Shut Off Your Cable, Get Internet Video Free

More consumers saving cash by turning to Web for TV

By Lauren Jiggetts
|  Tuesday, Jul 28, 2009  |  Updated 5:38 PM CDT
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Do you have a computer hooked up to your TV?

Getty Images/Peter Macdiarmid

A recent survey found that 25 percent of respondents were interested in replacing their cable or satellite service with internet delivered video.

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Josh Gilbert was tired of paying anywhere between $50 to $100 a month for cable, so he decided to dump his cable provider.  He hooked up his personal computer to his 50-inch television with an HDMI cable.  Through services like Hulu.com, Gilbert can watch TV for free.  Hulu is partially-owned by NBC Universal

"I can watch all the same shows as I like to watch when I had cable," Gilbert said.  "I can watch them from the computer itself directly into the TV."

Hulu offers programming from NBC, FOX and over 45 other networks, movie studios and web content creators.  You can find current and classic shows and movies on the site.  Unlike YouTube.com, Hulu does not offer any user-generated video.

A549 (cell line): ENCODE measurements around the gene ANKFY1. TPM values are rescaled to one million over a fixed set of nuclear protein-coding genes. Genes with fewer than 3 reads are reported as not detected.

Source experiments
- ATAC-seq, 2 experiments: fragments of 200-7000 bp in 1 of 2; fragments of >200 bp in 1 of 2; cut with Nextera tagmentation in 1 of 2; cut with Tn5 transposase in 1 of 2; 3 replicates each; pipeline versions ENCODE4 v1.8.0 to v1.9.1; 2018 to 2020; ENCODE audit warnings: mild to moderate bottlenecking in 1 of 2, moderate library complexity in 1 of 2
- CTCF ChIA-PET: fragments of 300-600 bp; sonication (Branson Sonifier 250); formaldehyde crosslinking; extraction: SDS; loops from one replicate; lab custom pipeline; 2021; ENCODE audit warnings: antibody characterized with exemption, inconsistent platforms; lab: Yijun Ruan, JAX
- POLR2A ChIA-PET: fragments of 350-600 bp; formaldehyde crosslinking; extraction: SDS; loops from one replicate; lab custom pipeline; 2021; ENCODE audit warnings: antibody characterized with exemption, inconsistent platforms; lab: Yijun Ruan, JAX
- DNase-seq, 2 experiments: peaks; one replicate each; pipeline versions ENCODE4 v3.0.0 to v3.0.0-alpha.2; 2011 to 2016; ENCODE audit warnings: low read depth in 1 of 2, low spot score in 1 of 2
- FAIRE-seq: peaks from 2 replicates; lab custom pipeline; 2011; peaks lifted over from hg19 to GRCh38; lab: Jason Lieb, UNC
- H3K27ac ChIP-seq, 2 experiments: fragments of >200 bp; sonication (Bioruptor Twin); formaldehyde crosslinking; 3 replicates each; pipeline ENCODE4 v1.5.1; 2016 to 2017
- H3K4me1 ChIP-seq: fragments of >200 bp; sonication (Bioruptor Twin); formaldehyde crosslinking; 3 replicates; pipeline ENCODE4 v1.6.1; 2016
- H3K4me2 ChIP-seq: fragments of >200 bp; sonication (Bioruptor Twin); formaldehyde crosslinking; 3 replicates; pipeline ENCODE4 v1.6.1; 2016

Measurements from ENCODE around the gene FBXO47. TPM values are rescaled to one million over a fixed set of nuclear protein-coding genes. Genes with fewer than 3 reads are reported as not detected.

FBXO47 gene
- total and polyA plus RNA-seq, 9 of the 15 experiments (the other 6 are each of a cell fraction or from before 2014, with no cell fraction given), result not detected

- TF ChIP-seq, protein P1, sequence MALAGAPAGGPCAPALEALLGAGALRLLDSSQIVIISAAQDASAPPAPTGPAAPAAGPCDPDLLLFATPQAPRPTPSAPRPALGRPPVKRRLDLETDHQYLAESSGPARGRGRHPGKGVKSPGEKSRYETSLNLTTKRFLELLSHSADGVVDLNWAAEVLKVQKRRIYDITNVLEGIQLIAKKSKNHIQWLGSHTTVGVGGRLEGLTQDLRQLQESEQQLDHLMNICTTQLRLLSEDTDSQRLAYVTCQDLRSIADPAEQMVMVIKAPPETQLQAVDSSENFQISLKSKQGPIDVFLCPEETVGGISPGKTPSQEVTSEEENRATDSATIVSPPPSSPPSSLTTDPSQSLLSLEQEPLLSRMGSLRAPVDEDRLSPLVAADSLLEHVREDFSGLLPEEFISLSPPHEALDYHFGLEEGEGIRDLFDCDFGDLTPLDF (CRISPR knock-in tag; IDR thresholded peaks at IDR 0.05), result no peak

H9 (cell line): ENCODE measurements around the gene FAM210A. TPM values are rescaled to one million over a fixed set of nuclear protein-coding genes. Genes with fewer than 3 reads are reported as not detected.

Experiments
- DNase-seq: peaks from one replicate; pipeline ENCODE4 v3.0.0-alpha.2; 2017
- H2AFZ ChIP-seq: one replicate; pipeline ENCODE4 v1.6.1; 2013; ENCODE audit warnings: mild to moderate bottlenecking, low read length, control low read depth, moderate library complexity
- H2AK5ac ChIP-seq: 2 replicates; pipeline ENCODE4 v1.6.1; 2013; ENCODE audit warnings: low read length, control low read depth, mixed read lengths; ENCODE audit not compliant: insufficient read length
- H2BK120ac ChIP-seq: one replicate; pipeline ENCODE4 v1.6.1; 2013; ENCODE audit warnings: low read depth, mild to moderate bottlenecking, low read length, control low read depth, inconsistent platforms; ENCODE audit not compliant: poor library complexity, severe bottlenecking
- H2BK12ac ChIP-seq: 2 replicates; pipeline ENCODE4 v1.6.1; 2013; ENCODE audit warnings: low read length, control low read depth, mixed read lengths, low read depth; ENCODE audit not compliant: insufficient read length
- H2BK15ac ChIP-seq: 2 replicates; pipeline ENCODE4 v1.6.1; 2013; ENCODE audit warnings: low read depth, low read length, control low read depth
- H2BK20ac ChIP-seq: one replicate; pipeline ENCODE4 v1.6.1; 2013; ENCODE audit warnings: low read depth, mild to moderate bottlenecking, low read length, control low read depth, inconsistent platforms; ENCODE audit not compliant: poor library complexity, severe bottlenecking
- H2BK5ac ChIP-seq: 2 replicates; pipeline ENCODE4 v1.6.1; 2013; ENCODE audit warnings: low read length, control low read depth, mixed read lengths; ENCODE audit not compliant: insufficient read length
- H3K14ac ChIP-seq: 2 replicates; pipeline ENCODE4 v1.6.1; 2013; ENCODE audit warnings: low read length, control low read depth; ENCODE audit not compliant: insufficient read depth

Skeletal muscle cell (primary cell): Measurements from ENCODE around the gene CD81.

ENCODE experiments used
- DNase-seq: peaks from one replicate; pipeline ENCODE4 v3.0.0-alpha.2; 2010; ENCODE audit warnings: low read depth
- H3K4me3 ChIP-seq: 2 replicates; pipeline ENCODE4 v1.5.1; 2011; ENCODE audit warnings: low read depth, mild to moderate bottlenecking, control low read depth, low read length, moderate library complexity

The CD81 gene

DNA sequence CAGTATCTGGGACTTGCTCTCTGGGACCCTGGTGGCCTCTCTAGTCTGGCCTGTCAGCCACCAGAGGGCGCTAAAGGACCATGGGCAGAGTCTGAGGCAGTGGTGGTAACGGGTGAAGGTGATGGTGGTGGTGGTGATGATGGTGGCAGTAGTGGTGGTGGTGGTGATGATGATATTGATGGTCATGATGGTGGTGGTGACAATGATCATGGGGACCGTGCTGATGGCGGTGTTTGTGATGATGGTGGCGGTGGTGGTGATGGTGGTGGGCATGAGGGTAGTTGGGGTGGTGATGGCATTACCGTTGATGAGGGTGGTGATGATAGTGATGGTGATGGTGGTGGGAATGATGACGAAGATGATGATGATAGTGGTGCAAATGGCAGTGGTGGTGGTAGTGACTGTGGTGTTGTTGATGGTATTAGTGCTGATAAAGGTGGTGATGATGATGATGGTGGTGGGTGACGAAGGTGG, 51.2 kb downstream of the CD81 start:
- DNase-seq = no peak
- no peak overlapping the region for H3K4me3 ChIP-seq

A recent survey by the research group In-Stat found that 25 percent of respondents were interested in replacing their cable or satellite service with internet delivered video. 

Consumers are also turning to sites like Pandora for music.  And you no longer need to go to the local video stores thanks to site like Netflix, Blockbuster and a service called Vudu.  But unlike Hulu, those sites are not free.  One of the easiest ways to hook up your television to your computer is by connecting the two with an HDMI cable.  Of course, you must have a high-speed internet connection to watch video on any of these sites.

"I have at least 5-10 customers on a daily basis asking how they can hook up their desktop computers to their TV," said Anthony Gomez, an employee at Best Buy.  

Gomez said most people want to know if the picture quality is any good.  "It's great," he said.

But cable and satellite still have advantages in certain areas.  Hulu does not offer live events like sports or awards shows.  It also does not yet offer programming from ABC, CBS and some premium channels found on cable or satellite.

But for Gilbert, the only way he'd return to cable is if it was free.

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